Vas is known as the compliance equivalent volume, and is specified in litres. Cms is proportional to Vas, a higher Cms will mean a higher Vas, but what does the Vas figure actually represent?

You could think of the stiffness of the suspension as providing a restoring force that brings the cone back to it’s central ‘neutral’ position. If you were to gently push the dust dome of a driver with your fingertips, one with a stiff suspension would push back harder than one with a loose suspension.

Imagine a situation where you have an imaginary driver  mounted in a sealed box, with an infinitely compliant suspension – ie a suspension that offers no resistance whatsoever to movement. If you were to push the driver cone back into the box, the cone moving back into the box would compress the air inside the box slightly, and when you release the driver cone, the air would push back to restore the cone to its original position. In a box with a small volume, the air would compress more, pushing back harder. As the box size increases, the same distance of movement of the cone will compress the air inside the box less, resulting in a smaller restoring force to push the cone back to it’s original position.

The Vas measurement in litres is the size of the ‘imaginary’ box described above, which has exactly the same restoring force as the suspension of the driver. Cms and Vas are effectively two different ways of describing exactly the same thing, the main reason for converting Cms to Vas is that Vas fits into a lot of formulae better, and allows easier modelling of driver performance.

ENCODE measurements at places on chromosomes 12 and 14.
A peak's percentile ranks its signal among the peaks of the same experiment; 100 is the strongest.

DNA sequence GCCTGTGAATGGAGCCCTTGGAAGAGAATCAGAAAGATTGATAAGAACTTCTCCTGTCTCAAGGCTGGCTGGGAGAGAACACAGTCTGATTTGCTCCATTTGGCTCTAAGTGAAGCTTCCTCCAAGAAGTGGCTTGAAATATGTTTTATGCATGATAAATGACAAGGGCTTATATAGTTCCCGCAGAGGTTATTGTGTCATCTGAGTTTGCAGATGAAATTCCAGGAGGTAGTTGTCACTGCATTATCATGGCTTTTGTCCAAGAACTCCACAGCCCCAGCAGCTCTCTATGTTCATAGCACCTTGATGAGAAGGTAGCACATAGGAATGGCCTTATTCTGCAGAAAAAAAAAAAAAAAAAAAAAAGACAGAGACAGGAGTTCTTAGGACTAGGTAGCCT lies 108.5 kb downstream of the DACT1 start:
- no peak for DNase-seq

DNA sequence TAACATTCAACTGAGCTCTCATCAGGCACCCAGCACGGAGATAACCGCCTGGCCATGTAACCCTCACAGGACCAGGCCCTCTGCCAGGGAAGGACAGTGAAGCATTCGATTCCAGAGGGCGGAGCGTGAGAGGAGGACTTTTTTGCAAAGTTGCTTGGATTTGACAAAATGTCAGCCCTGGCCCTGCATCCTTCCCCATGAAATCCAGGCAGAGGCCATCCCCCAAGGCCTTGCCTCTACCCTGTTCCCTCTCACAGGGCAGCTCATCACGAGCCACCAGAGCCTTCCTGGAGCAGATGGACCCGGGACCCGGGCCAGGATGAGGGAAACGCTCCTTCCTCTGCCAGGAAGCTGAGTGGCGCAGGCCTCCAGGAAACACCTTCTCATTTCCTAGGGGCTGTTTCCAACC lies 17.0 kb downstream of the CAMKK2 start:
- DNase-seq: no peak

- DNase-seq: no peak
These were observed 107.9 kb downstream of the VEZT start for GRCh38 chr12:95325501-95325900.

Air temperature, air pressure and humidity can have a significant effect on Vas measurements, and it is quite common for variations of up to +/- 20% from published specifications. This is a combination of differences of measurement environment, and manufacturing tolerances.

Vas can be used for determining optimum box size for sealed speaker boxes (ie. NOT vented).

If your sealed box is too small, the when the driver cone moves backwards into the box, compressing the air inside the box, the restoring force will be higher than optimal, causing the driver to move back out a little too quickly and potentially gain too much speed, and overshoot, causing it to go further out of the box than it should do. On the return journey, the rarefaction of the air inside the box will pull the cone in too fast, potentially causing it to go in too far. This is known as underdamping, when the movement of the cone gets exaggerated and increased instead of being controlled. This is undesirable as it causes distortion, and potentially affects the cooling of the voice coil

If your sealed box is too big, the air inside the box will will slow the driver from returning to it’s central rest position rather than help it, this can make the box overdamped. Many people consider being slightly overdamped as the best option, as it gives a more accurate sound, but it will often reduce the output volume.